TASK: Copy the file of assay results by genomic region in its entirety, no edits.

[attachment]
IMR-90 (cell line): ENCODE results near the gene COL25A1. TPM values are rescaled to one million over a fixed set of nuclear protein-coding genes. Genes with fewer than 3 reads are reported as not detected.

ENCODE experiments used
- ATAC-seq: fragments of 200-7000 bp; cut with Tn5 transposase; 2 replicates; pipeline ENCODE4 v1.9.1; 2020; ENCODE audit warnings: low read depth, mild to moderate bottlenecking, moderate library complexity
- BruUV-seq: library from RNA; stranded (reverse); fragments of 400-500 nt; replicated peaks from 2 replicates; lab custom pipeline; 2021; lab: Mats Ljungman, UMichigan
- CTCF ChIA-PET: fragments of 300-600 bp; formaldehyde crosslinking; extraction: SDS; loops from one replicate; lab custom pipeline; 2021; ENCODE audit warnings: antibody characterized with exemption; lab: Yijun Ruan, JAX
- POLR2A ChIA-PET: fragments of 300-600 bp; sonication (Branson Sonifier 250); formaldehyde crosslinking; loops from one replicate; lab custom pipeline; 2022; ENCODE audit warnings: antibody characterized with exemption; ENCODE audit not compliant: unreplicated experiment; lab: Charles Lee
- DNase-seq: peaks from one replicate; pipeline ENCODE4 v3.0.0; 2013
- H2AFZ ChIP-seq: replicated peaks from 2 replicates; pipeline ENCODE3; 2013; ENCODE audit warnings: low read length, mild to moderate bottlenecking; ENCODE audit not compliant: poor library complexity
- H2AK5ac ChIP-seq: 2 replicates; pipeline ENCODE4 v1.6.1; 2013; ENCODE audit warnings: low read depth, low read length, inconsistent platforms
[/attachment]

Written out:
IMR-90 (cell line): ENCODE results near the gene COL25A1. TPM values are rescaled to one million over a fixed set of nuclear protein-coding genes. Genes with fewer than 3 reads are reported as not detected.

ENCODE experiments used
- ATAC-seq: fragments of 200-7000 bp; cut with Tn5 transposase; 2 replicates; pipeline ENCODE4 v1.9.1; 2020; ENCODE audit warnings: low read depth, mild to moderate bottlenecking, moderate library complexity
- BruUV-seq: library from RNA; stranded (reverse); fragments of 400-500 nt; replicated peaks from 2 replicates; lab custom pipeline; 2021; lab: Mats Ljungman, UMichigan
- CTCF ChIA-PET: fragments of 300-600 bp; formaldehyde crosslinking; extraction: SDS; loops from one replicate; lab custom pipeline; 2021; ENCODE audit warnings: antibody characterized with exemption; lab: Yijun Ruan, JAX
- POLR2A ChIA-PET: fragments of 300-600 bp; sonication (Branson Sonifier 250); formaldehyde crosslinking; loops from one replicate; lab custom pipeline; 2022; ENCODE audit warnings: antibody characterized with exemption; ENCODE audit not compliant: unreplicated experiment; lab: Charles Lee
- DNase-seq: peaks from one replicate; pipeline ENCODE4 v3.0.0; 2013
- H2AFZ ChIP-seq: replicated peaks from 2 replicates; pipeline ENCODE3; 2013; ENCODE audit warnings: low read length, mild to moderate bottlenecking; ENCODE audit not compliant: poor library complexity
- H2AK5ac ChIP-seq: 2 replicates; pipeline ENCODE4 v1.6.1; 2013; ENCODE audit warnings: low read depth, low read length, inconsistent platforms